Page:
How to Make a Yeast Starter

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The secret of making genuine, bakery quality sourdough bread at home is to cultivate your own wild yeast starter. Authentic sourdough breads are made without commercial yeast and rely essentially on wild yeasts that exist in the air all around us. Dried wild yeast starters can be purchased online, but you can capture your own for free simply by exposing a combination of flour and water to open air. Once you've captured the yeast, your new starter--given the right conditions--will grow and thrive. Many kinds of ingredients, including yoghurt, potatoes, apples, grapes, molasses, honey, milk and even cornmeal porridge, can be used in starters to create a variety of flavours and textures, The following method uses a basic formula of flour and water and is a great starting point for novice and experienced bread bakers alike. With proper care and maintenance, a single batch of homemade wild yeast starter will provide you with loaf after loaf of delightful, tangy sourdough bread for many years to come.

Skill level:
Easy

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Things you need

  • 227gr. unbleached organic bread flour
  • 227gr. organic dark rye flour
  • 473ml. filtered water, at room temperature
  • Medium ceramic or plastic bowl
  • Cheesecloth or another fine mesh cloth
  • Wide-mouth canning jars
  • 227gr. unbleached organic bread flour
  • 227gr. filtered water, at room temperature

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Instructions

  1. 1

    Begin day one. Mix the 227gr. of unbleached organic bread flour and 227gr. of organic dark rye flour together with the 16 oz. of filtered water in a medium-size bowl until well incorporated. Stir mixture vigorously to beat in additional air. Next, cover top of bowl with cheesecloth or fine mesh cloth. Set bowl near an open window (or, preferably, outdoors) although wild yeast can be captured inside as well.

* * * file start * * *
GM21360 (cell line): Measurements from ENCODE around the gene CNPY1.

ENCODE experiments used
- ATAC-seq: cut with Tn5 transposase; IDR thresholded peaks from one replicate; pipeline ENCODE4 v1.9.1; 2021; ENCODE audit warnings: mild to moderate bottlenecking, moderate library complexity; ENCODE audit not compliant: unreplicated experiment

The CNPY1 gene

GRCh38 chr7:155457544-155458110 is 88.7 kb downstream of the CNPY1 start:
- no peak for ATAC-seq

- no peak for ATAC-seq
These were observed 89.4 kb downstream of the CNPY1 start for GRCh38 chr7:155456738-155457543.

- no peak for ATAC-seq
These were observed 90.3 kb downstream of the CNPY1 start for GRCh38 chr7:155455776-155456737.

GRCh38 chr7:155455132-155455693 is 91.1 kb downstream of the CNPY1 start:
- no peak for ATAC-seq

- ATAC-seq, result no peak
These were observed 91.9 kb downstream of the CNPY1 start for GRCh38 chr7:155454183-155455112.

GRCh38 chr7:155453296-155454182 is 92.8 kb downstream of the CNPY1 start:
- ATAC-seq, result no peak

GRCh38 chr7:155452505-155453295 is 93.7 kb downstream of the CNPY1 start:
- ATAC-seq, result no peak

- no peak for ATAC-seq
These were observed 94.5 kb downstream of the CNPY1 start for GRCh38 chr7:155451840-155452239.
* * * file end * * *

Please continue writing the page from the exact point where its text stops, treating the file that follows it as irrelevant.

2. 2

    Begin day three. Check to see if bubbles are appearing on the surface of the starter. If they are, congratulate yourself--you've captured a wild yeast! Next, add 227gr. of bread flour and 236ml. of filtered water to the culture and stir vigorously. Cover again. Bring starter indoors and place on counter. If room temperature is above 18.3 degrees C, refrigerate.

  3. 3

    Begin day seven. Begin feeding your starter with 113gr. of bread flour and 113gr. of filtered water three times throughout the day. By now, your starter should have doubled or even tripled in size and be bubbly with a thick, soupy consistency. Pour into canning jars and refrigerate.

  4. 4

    Begin day eight. The starter is now ready to be used to make bread. To reactivate the refrigerated starter, bring it to room temperature and give it three daily feedings one day prior to baking.

Tips and warnings

  • Don't be put off by the strong sour smell of your starter--it's supposed to smell that way!
  • Always keep your sourdough starter refrigerated when not being used.
  • Do not freeze your starter, as some wild yeasts will not survive freezing and thawing
  • Never add commercial yeasts to your starter, as they can destroy wild yeasts
  • Don't add leftover bread dough to your starter as it may contain salt and other ingredients that may inhibit wild yeast growth
  • Keep container tightly sealed to prevent bacteria and odours from spoiling your starter
  • If you want to save your starter but are not planning to bake bread for a while, you can keep it refrigerated for up to two months in an airtight container. When ready to use again, discard all but one cup of starter and build up from there.
  • It's normal for a starter to develop a brownish liquid on top if kept in the refrigerator for long periods. This so-called "hooch" is part of the fermentation process and can be poured out or mixed in to the starter. However, if your starter forms mould or develops an unpleasant odour, discard immediately and start over again.

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